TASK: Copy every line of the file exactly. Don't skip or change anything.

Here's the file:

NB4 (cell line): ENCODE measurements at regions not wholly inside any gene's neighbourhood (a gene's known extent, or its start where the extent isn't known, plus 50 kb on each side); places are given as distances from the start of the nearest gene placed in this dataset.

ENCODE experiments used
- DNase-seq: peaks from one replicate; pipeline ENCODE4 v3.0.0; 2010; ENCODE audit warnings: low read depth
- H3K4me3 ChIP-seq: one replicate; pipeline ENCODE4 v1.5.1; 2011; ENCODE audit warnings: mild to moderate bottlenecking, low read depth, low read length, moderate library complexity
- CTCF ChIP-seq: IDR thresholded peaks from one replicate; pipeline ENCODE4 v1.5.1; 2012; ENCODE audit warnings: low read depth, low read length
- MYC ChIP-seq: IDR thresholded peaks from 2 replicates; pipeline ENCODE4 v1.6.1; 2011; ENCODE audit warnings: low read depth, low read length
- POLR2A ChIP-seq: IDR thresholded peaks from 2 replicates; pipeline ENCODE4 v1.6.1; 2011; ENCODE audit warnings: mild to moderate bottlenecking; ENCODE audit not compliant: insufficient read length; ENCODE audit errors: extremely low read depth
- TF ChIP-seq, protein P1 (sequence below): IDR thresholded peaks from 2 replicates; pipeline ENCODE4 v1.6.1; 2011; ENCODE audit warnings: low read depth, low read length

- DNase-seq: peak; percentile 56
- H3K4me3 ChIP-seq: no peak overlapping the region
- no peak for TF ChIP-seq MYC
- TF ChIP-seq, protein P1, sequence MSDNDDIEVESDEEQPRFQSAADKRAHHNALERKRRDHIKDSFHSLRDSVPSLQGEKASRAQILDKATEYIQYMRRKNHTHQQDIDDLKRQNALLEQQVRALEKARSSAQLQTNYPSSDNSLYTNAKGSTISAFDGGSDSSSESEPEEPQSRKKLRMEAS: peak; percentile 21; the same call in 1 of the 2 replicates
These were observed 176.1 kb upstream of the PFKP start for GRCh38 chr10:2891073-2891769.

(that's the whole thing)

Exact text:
NB4 (cell line): ENCODE measurements at regions not wholly inside any gene's neighbourhood (a gene's known extent, or its start where the extent isn't known, plus 50 kb on each side); places are given as distances from the start of the nearest gene placed in this dataset.

ENCODE experiments used
- DNase-seq: peaks from one replicate; pipeline ENCODE4 v3.0.0; 2010; ENCODE audit warnings: low read depth
- H3K4me3 ChIP-seq: one replicate; pipeline ENCODE4 v1.5.1; 2011; ENCODE audit warnings: mild to moderate bottlenecking, low read depth, low read length, moderate library complexity
- CTCF ChIP-seq: IDR thresholded peaks from one replicate; pipeline ENCODE4 v1.5.1; 2012; ENCODE audit warnings: low read depth, low read length
- MYC ChIP-seq: IDR thresholded peaks from 2 replicates; pipeline ENCODE4 v1.6.1; 2011; ENCODE audit warnings: low read depth, low read length
- POLR2A ChIP-seq: IDR thresholded peaks from 2 replicates; pipeline ENCODE4 v1.6.1; 2011; ENCODE audit warnings: mild to moderate bottlenecking; ENCODE audit not compliant: insufficient read length; ENCODE audit errors: extremely low read depth
- TF ChIP-seq, protein P1 (sequence below): IDR thresholded peaks from 2 replicates; pipeline ENCODE4 v1.6.1; 2011; ENCODE audit warnings: low read depth, low read length

- DNase-seq: peak; percentile 56
- H3K4me3 ChIP-seq: no peak overlapping the region
- no peak for TF ChIP-seq MYC
- TF ChIP-seq, protein P1, sequence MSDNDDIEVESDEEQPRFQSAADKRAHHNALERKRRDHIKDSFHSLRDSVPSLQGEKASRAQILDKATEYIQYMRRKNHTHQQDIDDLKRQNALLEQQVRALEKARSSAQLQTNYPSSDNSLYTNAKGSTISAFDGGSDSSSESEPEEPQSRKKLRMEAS: peak; percentile 21; the same call in 1 of the 2 replicates
These were observed 176.1 kb upstream of the PFKP start for GRCh38 chr10:2891073-2891769.